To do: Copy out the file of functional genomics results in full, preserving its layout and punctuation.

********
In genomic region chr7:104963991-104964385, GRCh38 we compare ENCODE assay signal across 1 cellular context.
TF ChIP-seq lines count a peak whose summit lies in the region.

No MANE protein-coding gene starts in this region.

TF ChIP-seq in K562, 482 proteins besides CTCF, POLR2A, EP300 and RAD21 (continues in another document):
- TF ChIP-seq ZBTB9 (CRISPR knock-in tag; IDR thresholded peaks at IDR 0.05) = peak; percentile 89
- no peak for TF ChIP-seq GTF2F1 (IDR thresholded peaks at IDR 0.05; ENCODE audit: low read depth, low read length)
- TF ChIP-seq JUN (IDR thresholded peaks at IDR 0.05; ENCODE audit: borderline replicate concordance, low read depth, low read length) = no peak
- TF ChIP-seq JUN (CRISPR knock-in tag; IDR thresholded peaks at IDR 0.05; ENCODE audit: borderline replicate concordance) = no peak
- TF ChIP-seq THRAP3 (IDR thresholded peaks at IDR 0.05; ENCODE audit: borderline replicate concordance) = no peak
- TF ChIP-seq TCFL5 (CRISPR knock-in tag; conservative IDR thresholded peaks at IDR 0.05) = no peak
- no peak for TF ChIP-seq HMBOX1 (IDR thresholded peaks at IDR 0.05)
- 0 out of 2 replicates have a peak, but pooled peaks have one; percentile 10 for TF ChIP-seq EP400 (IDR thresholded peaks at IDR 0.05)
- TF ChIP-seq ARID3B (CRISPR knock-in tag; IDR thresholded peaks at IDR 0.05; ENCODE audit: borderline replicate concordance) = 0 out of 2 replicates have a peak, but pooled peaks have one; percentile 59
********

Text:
In genomic region chr7:104963991-104964385, GRCh38 we compare ENCODE assay signal across 1 cellular context.
TF ChIP-seq lines count a peak whose summit lies in the region.

No MANE protein-coding gene starts in this region.

TF ChIP-seq in K562, 482 proteins besides CTCF, POLR2A, EP300 and RAD21 (continues in another document):
- TF ChIP-seq ZBTB9 (CRISPR knock-in tag; IDR thresholded peaks at IDR 0.05) = peak; percentile 89
- no peak for TF ChIP-seq GTF2F1 (IDR thresholded peaks at IDR 0.05; ENCODE audit: low read depth, low read length)
- TF ChIP-seq JUN (IDR thresholded peaks at IDR 0.05; ENCODE audit: borderline replicate concordance, low read depth, low read length) = no peak
- TF ChIP-seq JUN (CRISPR knock-in tag; IDR thresholded peaks at IDR 0.05; ENCODE audit: borderline replicate concordance) = no peak
- TF ChIP-seq THRAP3 (IDR thresholded peaks at IDR 0.05; ENCODE audit: borderline replicate concordance) = no peak
- TF ChIP-seq TCFL5 (CRISPR knock-in tag; conservative IDR thresholded peaks at IDR 0.05) = no peak
- no peak for TF ChIP-seq HMBOX1 (IDR thresholded peaks at IDR 0.05)
- 0 out of 2 replicates have a peak, but pooled peaks have one; percentile 10 for TF ChIP-seq EP400 (IDR thresholded peaks at IDR 0.05)
- TF ChIP-seq ARID3B (CRISPR knock-in tag; IDR thresholded peaks at IDR 0.05; ENCODE audit: borderline replicate concordance) = 0 out of 2 replicates have a peak, but pooled peaks have one; percentile 59